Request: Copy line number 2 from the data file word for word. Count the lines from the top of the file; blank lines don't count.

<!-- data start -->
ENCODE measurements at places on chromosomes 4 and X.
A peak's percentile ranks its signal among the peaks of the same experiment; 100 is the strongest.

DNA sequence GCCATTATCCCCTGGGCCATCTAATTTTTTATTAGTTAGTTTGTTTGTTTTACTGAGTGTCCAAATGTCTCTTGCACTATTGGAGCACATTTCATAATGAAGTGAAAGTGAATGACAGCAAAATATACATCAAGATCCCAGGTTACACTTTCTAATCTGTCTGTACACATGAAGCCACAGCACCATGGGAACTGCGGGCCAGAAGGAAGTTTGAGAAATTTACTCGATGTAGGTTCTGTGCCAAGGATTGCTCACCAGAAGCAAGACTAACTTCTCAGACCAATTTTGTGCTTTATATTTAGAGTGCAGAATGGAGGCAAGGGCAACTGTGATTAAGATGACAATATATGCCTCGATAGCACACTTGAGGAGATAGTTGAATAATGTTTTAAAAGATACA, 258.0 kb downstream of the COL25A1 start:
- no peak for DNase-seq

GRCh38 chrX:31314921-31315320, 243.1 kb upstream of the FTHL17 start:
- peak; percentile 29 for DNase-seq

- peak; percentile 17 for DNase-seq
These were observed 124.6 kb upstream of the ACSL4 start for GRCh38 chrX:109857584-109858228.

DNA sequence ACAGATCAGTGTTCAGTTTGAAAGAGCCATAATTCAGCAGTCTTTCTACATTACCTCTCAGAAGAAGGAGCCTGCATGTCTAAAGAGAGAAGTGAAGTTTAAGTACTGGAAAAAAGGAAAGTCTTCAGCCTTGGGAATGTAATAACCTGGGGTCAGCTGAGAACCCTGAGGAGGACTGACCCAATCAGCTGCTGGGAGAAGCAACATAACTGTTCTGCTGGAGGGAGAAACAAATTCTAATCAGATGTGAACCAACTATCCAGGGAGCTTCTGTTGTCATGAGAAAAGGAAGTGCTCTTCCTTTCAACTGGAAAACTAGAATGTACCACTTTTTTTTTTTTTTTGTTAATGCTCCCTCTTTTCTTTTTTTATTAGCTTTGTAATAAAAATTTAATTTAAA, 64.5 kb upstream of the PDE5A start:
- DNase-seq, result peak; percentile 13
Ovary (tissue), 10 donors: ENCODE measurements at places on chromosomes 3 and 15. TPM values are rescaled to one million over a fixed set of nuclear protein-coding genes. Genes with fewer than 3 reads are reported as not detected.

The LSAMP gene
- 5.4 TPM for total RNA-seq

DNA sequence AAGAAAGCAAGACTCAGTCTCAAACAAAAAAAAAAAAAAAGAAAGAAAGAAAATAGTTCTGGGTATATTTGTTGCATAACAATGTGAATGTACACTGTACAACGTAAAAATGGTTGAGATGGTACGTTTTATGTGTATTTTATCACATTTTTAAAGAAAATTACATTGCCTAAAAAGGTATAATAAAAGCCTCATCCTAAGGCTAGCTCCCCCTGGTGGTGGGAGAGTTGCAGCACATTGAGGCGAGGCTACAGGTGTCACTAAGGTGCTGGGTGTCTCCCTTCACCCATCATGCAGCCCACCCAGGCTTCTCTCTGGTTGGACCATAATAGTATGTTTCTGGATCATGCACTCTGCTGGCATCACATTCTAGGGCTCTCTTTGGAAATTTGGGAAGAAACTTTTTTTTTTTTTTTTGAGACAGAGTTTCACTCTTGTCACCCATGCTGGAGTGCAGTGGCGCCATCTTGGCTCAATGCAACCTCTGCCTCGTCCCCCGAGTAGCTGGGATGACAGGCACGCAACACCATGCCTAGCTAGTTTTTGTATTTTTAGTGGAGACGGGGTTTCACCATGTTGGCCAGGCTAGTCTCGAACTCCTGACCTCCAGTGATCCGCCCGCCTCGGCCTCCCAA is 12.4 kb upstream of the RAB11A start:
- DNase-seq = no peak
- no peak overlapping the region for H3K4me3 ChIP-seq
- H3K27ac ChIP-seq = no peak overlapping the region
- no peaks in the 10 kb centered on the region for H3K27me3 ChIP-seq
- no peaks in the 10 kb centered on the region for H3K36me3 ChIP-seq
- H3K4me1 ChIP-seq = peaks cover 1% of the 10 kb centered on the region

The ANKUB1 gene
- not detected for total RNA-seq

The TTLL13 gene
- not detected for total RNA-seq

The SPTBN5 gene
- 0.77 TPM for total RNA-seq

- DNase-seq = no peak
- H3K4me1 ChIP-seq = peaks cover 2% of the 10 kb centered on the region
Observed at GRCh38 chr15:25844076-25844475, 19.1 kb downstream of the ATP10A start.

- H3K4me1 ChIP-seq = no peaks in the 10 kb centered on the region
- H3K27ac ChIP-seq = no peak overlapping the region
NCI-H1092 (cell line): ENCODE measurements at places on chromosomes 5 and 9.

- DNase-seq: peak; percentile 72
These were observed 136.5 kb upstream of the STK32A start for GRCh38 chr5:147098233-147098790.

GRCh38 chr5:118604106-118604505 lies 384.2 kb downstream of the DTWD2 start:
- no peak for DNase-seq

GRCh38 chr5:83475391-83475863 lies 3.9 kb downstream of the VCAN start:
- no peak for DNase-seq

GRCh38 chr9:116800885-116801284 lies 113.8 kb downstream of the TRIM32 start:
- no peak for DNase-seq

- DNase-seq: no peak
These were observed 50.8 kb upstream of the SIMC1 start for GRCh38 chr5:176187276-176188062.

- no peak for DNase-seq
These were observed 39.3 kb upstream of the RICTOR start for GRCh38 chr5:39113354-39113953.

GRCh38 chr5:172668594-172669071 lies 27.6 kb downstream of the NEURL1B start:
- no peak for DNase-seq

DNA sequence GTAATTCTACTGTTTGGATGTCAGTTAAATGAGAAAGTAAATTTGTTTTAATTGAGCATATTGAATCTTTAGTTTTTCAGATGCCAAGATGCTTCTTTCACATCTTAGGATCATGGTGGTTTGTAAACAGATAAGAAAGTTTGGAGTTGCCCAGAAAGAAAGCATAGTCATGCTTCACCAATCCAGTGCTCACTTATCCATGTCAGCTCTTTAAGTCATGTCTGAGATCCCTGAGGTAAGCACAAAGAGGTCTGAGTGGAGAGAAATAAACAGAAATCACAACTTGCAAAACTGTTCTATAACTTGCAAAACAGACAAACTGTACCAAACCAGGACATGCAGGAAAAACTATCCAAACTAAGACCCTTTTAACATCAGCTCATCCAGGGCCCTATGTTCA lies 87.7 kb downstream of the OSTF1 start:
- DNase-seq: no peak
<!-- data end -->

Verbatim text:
A peak's percentile ranks its signal among the peaks of the same experiment; 100 is the strongest.